Updated 4:32 p.m. with statement from Nasheed.
Mo. State Rep. Jamilah Nasheed announced her run against incumbent State Sen. Robin Wright-Jones in January - but now it seems Nasheed may be leaving the ticket, at a judge's orders.
In a decision handed down today, St. Louis Circuit Court Judge Joan Moriarty ruled that Nasheed is ineligible to run for the state Senate spot due to residency requirements. (You can also read the full decision below)
The lawsuit, filed by Nasheed's would-be Democratic primary opponent in St. Louis' Fifth District, Wright-Jones, asserts that because Nasheed does not live in the district she wishes to represent, she cannot represent the district. This assertion is in line with the Missouri Constitution.
However, the exception is when a district has been redrawn, as the Fifth District has. Nasheed lives in the Fourth District, but, because a portion of the Fourth has been redrawn to create the new Fifth, Nasheed thought she could file to run in the Fifth, setting up the primary match with incumbent Wright-Jones.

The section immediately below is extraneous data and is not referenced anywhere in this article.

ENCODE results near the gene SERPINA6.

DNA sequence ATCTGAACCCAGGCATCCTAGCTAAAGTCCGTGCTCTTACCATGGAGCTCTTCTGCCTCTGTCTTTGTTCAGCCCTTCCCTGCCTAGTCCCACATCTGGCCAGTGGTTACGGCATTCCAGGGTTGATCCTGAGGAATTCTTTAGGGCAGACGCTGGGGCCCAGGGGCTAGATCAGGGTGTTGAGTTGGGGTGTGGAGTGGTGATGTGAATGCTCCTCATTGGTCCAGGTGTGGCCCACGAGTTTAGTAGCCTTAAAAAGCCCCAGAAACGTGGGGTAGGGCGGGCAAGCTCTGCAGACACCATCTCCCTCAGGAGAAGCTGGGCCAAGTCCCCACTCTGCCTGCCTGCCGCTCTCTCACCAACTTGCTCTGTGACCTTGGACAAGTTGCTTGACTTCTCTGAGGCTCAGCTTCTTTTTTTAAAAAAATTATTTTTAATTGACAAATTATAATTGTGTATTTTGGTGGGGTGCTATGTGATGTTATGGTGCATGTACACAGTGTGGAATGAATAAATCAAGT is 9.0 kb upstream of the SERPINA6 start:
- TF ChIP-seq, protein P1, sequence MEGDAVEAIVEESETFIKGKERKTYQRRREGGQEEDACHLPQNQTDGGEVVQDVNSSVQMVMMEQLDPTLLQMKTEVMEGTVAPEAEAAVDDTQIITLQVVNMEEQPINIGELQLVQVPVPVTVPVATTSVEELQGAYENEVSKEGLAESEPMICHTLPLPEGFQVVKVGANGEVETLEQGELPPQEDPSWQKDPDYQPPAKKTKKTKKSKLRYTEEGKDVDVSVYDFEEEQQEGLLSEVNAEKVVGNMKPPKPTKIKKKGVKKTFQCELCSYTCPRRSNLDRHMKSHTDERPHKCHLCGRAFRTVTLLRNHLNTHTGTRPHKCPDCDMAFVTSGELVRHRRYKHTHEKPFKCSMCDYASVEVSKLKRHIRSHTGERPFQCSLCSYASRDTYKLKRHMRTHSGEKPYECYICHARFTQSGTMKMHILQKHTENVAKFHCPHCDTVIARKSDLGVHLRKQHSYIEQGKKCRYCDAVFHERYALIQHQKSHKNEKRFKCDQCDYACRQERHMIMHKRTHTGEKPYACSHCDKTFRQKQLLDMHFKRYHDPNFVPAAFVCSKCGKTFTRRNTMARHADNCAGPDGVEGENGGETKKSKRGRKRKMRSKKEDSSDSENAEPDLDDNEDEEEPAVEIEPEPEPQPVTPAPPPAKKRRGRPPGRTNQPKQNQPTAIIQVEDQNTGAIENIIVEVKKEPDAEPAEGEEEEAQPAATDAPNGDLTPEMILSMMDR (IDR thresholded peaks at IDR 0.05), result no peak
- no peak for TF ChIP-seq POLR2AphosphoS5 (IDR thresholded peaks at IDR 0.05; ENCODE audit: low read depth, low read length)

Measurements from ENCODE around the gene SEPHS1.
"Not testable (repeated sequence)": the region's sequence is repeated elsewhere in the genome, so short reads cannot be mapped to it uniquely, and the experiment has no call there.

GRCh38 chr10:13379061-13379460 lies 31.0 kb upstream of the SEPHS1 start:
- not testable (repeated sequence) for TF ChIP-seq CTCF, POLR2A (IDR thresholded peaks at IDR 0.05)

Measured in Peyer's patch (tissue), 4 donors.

Nasheed issued the following statement in response to today's decision:
"Today's preliminary ruling is disappointing, but not dispiriting. While my team and I maintain that Robin Wright-Jones' suit lacks both merit and precedence, we always expected the case would end up before the Supreme Court because of the constitutional interpretations it involves. Now that Judge Moriarty has clarified which side must appeal her decision, my team and I plan to file our petition by the end of the week and are completely confident that we will receive an expedited ruling from the court of appeals in our favor.
Indeed, the fact that a St. Louis County Court issued a contradictory claim against this very same attorney, on this very same issue, earlier this very same week, highlights the tenuous foundation on which Robin Wright-Jones has staked her candidacy. Time and again, my opponents' tenure in office has been marked by distractions and disturbances. This court case is no different. St. Louis needs real solutions and real leadership. That's why I look forward to continuing
my campaign to bring a fresh start for our city in the state senate."
The decision could impact other legislative races across the state faced with similar residency situations.